If the cells are transfected, either 1) isolated, non-cycling stromal cells are first transfected and then administered as non-cycling cells, 2) isolated, non-cycling stromal cells are first transfected, then cultured for a period of time sufficient to convert from non-cycling to replicating cells and then administered, 3) isolated, non-cycling stromal cells are first cultured for a period of time sufficient to convert from non-cycling to replicating cells, then transfected, and then administered, or 4) isolated, non-cycling stromal cells are first cultured for a period of time sufficient to convert from non-cycling to replicating cells, then transfected, then cultured for Y days and then administered. In some embodiments, stromal cells are isolated, transfected and immediately administered. It is preferred that stromal cells are cultured prior to transfection and/or administrations. Isolated stromal cells can be cultured from cultured for 3-30 days, in some embodiments 5-14 days, in some embodiments 7-10 days prior to transfection. Transfected stromal cells can be cultured from cultured for 3-30 days, in some embodiments 5-14 days, in some embodiments 7-10 days prior to administration. Isolated stromal cells can be cultured from cultured for 3-30 days, in some embodiments 5-14 days, in some embodiments 7-10 days prior to transfection and upon transfection, additionally cultured for 3-30 days, in some embodiments 5-14 days, in some embodiments 7-10 days prior to administration. In some embodiments, the isolated stromal cells are cultured for 4 weeks to a year, in some embodiments 6 weeks to 10 months, in some embodiments 3-6 months prior to transfection. Transfected stromal cells can be cultured for 4 weeks to a year, in some embodiments 6 weeks to 10 months, in some embodiments 3-6 months prior to administration. In some embodiments, the isolated stromal cells are cultured for 4 weeks to a year, in some embodiments 6 weeks to 10 months, in some embodiments 3-6 months prior to transfection and upon transfection, further cultured for 4 weeks to a year, in some embodiments 6 weeks to 10 months, in some embodiments 3-6 months prior to administration.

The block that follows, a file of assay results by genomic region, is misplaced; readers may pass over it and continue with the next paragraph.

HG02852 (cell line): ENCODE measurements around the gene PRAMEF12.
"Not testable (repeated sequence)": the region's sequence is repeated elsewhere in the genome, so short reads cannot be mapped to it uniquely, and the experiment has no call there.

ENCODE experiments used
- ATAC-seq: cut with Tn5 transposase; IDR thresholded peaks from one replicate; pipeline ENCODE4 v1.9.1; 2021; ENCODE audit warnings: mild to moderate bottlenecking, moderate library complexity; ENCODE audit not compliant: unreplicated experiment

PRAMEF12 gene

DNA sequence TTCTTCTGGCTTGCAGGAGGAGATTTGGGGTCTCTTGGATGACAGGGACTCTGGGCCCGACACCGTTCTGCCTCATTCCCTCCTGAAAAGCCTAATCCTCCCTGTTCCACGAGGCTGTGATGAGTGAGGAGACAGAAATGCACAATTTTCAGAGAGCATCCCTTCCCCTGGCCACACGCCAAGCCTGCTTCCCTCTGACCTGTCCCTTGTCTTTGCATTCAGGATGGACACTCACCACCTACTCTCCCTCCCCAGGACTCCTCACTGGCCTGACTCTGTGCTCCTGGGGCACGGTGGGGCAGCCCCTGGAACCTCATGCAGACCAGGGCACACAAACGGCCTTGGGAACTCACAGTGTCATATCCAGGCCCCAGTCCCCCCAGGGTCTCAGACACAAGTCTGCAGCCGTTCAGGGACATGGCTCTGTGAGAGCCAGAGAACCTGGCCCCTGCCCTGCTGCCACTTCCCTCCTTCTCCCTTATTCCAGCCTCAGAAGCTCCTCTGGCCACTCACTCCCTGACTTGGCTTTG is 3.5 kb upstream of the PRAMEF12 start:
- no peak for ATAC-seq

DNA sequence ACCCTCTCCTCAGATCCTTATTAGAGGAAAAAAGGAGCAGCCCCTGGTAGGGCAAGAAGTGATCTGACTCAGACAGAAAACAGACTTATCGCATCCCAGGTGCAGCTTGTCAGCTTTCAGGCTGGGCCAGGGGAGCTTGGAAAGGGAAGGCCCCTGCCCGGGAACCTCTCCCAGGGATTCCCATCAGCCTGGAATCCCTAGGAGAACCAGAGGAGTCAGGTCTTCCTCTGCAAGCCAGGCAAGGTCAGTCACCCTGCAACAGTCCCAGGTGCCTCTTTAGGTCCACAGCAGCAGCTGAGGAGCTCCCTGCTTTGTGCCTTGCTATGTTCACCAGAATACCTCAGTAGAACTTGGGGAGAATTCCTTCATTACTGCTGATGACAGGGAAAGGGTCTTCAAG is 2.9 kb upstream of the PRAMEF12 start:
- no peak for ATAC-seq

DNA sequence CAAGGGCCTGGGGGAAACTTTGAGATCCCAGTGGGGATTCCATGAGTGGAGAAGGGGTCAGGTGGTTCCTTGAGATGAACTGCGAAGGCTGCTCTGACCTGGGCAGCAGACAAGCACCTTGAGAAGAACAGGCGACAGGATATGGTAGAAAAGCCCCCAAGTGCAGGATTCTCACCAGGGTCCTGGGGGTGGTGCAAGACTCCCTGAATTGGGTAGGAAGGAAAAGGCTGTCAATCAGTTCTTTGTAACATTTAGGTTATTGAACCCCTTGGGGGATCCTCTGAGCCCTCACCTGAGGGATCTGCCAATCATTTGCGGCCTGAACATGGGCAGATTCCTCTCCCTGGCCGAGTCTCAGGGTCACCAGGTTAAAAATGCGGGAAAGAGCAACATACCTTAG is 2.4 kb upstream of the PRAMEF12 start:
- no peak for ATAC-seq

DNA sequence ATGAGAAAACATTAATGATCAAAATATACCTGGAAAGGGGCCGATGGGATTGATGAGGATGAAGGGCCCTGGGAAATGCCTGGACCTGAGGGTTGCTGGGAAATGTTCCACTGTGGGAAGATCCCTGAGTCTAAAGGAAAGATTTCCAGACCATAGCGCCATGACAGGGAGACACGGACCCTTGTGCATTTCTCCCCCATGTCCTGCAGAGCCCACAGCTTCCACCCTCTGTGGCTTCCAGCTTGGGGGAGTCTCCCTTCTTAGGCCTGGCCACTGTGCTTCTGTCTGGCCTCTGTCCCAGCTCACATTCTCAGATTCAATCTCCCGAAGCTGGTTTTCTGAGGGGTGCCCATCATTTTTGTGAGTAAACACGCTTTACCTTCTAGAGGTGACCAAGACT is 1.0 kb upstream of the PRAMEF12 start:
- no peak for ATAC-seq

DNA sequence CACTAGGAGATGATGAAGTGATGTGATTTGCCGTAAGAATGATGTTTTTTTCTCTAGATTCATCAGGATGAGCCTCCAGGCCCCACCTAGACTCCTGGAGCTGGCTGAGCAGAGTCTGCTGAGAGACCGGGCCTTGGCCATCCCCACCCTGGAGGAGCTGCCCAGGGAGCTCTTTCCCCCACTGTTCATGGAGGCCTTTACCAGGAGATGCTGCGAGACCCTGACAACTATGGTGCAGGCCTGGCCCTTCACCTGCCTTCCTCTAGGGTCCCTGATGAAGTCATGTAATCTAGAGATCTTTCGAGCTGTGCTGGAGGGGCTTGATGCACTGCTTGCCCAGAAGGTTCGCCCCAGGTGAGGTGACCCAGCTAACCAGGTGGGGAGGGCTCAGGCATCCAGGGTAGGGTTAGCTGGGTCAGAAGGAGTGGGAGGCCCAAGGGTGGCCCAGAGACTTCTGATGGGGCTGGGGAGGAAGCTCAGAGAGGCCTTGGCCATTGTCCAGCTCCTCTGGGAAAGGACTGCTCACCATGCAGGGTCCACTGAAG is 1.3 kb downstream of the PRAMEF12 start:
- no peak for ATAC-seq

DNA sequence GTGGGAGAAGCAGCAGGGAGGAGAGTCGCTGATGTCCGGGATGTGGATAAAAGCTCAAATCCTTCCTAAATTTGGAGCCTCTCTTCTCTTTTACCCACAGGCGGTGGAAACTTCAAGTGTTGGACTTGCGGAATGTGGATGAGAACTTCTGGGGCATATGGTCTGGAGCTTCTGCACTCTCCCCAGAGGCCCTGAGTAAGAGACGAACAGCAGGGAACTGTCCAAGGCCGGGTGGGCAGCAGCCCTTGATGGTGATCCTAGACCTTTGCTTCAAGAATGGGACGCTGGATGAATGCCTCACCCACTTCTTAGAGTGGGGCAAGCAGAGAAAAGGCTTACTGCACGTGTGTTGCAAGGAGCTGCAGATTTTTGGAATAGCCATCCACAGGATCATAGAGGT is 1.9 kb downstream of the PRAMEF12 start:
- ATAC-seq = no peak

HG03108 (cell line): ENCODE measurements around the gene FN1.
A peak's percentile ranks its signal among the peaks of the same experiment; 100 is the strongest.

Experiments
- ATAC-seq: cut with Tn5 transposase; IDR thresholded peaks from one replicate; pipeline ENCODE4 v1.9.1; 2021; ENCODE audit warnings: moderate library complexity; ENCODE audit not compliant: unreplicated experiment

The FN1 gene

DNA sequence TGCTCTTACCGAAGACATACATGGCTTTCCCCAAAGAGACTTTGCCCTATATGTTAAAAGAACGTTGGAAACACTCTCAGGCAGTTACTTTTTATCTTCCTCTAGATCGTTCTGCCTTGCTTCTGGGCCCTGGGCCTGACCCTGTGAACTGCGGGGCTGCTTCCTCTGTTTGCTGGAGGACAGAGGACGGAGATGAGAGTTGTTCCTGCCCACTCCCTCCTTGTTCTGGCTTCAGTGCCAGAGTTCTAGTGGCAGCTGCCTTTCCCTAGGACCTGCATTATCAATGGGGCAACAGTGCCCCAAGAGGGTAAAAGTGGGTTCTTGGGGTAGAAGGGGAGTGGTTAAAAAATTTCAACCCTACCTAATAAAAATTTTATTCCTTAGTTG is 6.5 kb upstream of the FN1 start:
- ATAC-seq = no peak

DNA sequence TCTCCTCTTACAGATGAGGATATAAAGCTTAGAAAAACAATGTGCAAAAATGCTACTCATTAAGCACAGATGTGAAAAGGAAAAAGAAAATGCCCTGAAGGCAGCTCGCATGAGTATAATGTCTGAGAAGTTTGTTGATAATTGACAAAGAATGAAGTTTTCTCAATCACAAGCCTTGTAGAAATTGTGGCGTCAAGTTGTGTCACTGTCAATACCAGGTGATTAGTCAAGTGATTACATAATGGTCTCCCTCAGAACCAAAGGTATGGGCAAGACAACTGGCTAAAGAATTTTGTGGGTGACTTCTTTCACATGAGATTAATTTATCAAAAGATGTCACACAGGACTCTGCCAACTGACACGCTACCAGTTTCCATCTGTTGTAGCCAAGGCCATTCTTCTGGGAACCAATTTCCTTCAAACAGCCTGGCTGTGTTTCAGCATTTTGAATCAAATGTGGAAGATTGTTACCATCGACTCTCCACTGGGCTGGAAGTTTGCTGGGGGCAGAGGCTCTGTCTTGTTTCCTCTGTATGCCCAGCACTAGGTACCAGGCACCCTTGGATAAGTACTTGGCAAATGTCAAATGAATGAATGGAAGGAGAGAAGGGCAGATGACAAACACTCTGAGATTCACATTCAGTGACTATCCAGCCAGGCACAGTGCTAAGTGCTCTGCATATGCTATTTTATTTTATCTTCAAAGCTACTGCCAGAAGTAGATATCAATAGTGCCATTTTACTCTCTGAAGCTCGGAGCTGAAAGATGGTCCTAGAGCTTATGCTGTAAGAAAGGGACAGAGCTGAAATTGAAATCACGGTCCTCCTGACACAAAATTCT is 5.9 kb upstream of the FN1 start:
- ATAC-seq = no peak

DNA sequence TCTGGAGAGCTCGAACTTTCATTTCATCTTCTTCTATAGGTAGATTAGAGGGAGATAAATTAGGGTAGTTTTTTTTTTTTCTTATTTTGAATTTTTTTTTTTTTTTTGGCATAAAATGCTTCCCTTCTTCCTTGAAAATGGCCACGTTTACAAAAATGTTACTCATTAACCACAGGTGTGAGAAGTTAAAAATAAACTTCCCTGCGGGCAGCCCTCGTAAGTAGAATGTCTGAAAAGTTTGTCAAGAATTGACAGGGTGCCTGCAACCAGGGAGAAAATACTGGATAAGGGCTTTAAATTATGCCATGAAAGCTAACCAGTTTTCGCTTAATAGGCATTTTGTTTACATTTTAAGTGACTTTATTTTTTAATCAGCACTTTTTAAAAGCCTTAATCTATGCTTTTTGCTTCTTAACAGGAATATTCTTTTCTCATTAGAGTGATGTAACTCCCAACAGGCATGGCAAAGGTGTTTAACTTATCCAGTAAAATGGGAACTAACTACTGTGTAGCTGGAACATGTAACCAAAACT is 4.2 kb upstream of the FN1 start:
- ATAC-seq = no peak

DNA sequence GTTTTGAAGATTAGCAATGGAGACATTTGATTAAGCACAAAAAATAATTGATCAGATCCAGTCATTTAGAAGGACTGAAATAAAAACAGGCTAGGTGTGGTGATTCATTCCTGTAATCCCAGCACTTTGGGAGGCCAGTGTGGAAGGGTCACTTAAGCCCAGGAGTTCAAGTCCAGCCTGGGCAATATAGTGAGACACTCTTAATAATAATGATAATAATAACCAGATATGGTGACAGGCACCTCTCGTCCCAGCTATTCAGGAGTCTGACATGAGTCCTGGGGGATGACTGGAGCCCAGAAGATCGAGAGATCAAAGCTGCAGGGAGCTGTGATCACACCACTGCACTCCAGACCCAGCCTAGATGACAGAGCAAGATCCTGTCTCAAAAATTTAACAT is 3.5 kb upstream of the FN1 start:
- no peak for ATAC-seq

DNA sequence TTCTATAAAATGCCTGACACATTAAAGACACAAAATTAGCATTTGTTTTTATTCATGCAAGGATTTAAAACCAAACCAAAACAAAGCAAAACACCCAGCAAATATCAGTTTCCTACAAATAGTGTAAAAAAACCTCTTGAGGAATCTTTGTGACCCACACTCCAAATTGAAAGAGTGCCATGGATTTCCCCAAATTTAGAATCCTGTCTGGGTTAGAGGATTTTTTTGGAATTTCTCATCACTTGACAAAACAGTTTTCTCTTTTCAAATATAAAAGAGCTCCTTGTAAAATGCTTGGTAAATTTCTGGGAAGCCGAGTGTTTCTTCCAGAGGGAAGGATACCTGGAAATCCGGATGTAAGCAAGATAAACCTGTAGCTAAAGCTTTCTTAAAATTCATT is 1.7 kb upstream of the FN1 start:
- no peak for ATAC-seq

Isolated stromal cells may be transfected using well known techniques readily available to those having ordinary skill in the art. In some embodiments, recombinant adenovirus vectors are used to introduce DNA with desired sequences into the stromal cell. In some embodiments, standard CaPO4, DEAE dextran or lipid carrier mediated transfection techniques are employed to incorporate desired DNA into dividing cells. Standard antibiotic resistance selection techniques can be used to identify and select transfected cells. In some embodiments, DNA is introduced directly into cells by microinjection. Similarly, well known electroporation or particle bombardment techniques can be used to introduce foreign DNA into isolated stromal cells.

For administration of stromal cells, the isolated stromal cells are removed from culture dishes, washed with saline, centrifuged to a pellet and resuspended in a glucose solution which is infused into the patient. In some embodiments, bone marrow ablation is undertaken prior to infusion in order to make space in the bone for introduced cells. Bone marrow ablation may be accomplished by X-radiating the individual to be treated, administering drugs such as cyclophosphamide or by a combination of X-radiation and drug administration. In some embodiments, bone marrow ablation is produced by administration of radioisotopes known to kill metastatic bone cells such as, for example, radioactive strontium, 135 Samarium or 166 Holmium (see Applebaum, F. R. et al. 1992 Blood 80(6):1608-1613, which is incorporated herein by reference).

If bone marrow ablation precedes administration of stromal cells, the administration of stromal cells must be accompanied by the administration of non-adherent cells which comprise blood cell precursors necessary for survival. Such non-adherent cells may be saved from the same sample used as starting materials in the isolation of stromal cells and stored or they can be derived from a different sample. In some preferred embodiments, the non-adherent cells are provided by the recipient/patient. Prior to procedures which generate bone marrow ablation, a sample of the patient/recipients bone marrow is obtained and stored. The entire sample may be used or the non-adherent cells may be isolated and used to administer in conjunction with isolated stromal cells. Non-adherent cells administered in conjunction with administration of stromal cells may be administered separately before or after stromal cell administration or may be mixed with isolated stromal cells prior to administration.

Bone marrow ablation is optional. In some embodiments, partial but not complete bone marrow ablation is produced prior to administration of stromal cells. In some embodiments, stromal cells are administered without any bone marrow ablation.

Between 107 and 1013 cells per 100 kg person are administered per infusion. In some embodiments, between about 1-5×108 and 1-5×1012 cells are infused intravenously per 100 kg person. In some embodiments, between about 1×109 and 5×1011 cells are infused intravenously per 100 kg person. In some embodiments, 4×109 cells are infused per 100 kg person. In some embodiments, 2×1011 cells are infused per 100 kg person.